Following last week’s news of the Peace Oil project, aimed at promoting peace in the Middle East, what scope exists to use design as an instrument of socio-political change?
As designers, our approach tends to be led by the client brief and market forces, but I believe that we are in a unique position. By sitting next to the client, we have a rare opportunity to extend their thinking. We can highlight design opportunities that make a real difference in society and also gives the client an advantage in the market. Any designer who isn’t willing to take that opportunity should ask themselves why.
John Corcoran, Founder, Wire Design (pictured)
One of the most powerful examples of great design being used to make a socio-political statement is Zed Nelson’s book Gun Nation. Fantastic black-and-white photography, combined with outstanding typography and layout, provide the platform for an understated but very powerful protest against the gun lobby in America. If nothing else, greatdesign is the very best way to communicate a message that might help to change the way people think.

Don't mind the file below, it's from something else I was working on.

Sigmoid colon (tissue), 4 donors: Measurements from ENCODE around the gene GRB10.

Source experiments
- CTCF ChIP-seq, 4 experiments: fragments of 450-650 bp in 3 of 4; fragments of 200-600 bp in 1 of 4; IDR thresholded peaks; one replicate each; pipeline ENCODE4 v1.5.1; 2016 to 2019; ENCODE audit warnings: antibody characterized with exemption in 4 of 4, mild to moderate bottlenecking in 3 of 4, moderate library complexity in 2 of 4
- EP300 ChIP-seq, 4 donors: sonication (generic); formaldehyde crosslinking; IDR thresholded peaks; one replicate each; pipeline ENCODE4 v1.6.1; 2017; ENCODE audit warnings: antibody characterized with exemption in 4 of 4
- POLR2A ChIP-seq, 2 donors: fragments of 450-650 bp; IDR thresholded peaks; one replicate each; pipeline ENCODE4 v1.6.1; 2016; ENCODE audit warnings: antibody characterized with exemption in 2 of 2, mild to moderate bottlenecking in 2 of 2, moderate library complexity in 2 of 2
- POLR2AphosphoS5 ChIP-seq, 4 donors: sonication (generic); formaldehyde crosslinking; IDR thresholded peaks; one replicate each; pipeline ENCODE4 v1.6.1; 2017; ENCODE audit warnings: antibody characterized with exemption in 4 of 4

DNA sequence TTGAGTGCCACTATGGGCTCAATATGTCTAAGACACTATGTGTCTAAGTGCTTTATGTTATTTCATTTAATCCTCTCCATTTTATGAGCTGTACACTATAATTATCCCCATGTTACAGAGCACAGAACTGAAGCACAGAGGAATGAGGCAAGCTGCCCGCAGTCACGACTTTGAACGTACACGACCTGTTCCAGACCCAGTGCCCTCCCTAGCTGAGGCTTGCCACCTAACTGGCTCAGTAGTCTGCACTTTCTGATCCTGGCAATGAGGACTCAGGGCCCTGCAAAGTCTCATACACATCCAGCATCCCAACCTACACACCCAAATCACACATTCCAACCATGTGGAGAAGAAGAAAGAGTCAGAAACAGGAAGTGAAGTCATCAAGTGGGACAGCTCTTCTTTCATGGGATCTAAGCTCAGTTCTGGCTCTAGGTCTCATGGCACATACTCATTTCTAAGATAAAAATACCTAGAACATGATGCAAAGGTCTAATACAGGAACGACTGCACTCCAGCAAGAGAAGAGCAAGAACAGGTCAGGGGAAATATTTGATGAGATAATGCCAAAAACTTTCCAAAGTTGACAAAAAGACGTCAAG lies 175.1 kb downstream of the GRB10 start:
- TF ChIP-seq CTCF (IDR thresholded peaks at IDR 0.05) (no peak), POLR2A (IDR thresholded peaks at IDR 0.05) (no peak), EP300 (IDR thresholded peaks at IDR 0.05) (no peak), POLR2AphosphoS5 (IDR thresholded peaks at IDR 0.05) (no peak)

Callum Lumsden, Founder, Lumsden Design Partnership
Design needs to be brave and help dispel the untruths that all sides in the Middle East exploit. Subtle marketing initiatives are great, but I would rather see a more direct and forceful approach from designers.
Domenic Lippa, Partner, Lippa Pearce
I have great admiration for what Pearce Marchbank has done. But knowing as I do, coming from an Irish Catholic background, that when territory and opposing religions come into play it is a frightening and unstoppable force. If the combination of graphic design and the collaboration of opposing sides could work in this way it would be a wonderful world, alas.
Mike Dempsey, Chairman, CDT Design
The thing to remember is the incredibly powerful influence designers could wield over their vast audience. Design touches us everywhere. Good designers can help inform and provide consumers with options that can lead to big changes. This is the legacy of great design.
Sophie Thomas, Founder, Thomas Matthews (pictured)